Twenty years ago, home care workers in the United States began to unite for dignity and strength through our union, SEIU, under the slogan "Invisible no more." Today, over 400,000 home care workers have joined SEIU nationally and in many cases have seen their compensation double, earning increased pay, health benefits, leave time, other benefits, and most importantly of all, recognition for the important
work that they do.

Home care workers in the United States have achieved these victories here by doing precisely what you are doing today: holding politicians accountable for high-quality care, dignified work, and the right to unite together for dignity and justice on the job.

Please accept our wishes of support and solidarity as you rally today to maintain high standards of quality care and quality jobs and do not hesitate to contact us if we can provide other support or assistance to you in your current struggle.
In Solidarity,
David Rolf

Friday, 13 April 2007


EASTON, Bristol, Friday 20th April, 2pm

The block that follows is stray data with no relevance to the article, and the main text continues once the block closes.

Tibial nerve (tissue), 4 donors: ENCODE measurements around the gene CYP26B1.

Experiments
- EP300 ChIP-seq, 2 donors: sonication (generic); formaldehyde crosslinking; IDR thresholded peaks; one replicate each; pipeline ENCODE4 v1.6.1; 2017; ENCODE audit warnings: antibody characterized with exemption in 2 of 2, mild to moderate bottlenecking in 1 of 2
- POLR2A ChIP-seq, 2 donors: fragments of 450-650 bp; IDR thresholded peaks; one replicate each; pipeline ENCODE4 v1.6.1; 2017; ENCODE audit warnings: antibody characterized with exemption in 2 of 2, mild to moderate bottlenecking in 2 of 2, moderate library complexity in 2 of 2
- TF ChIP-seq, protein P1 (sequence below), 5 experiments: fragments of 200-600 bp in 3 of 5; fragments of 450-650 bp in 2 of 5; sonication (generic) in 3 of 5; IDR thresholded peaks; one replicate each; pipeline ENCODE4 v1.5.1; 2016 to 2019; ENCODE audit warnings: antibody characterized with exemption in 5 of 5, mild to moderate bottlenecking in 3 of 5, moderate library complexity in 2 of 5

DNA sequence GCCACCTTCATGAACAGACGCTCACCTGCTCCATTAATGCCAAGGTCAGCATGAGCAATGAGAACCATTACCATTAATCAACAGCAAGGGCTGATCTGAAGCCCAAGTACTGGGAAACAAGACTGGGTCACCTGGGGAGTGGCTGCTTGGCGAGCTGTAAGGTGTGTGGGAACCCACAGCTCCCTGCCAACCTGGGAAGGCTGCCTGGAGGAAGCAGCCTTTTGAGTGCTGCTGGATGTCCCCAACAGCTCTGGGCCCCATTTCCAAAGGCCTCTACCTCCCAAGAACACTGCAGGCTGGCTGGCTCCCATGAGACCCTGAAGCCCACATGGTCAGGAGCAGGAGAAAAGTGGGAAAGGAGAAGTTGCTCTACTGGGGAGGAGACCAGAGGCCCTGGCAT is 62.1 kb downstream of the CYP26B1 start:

Saint Marks Road

Assemble: Outside Sweet Mart, halfway up St Marks Rd
March with Home Care Assistants against the privatisation of Bristol City Council Care jobs. We care about older and disabled vulnerable people in your community who need our care. Join us in a peaceful march to demand quality care services, accountable to local people.
“Home Care is a critically important service, it should not be sold off at public auction to the cheapest bidder. The Council manage its own in house service properly; it is the best chance of providing a service for Bristol to be proud of. We need our service users, their families and all people in Bristol to support us. We will not abandon our service users. Please join our march and sign our online petition at:

Families Welcome
Refreshments and Speeches at Easton Community Centre

Thursday, 12 April 2007

Marching on Easton

The campaign committee met and we decided to hold a march and rally in Easton next Friday. We were pleased to welcome Faruk Choudhury to our meeting and talk about developing our links with the Muslim community in the City. Faruk is the labour canditate standing against Lib Dem Cllr Keily in the Easton ward of Bristol. It is Cllr Keily who has pushed through the Council's privatisation plans. Keily is the executive member for Adult and Community Care and he hangs by a thread in his job with Labour having already decided he needs to go and the Torys putting him 'on probation'.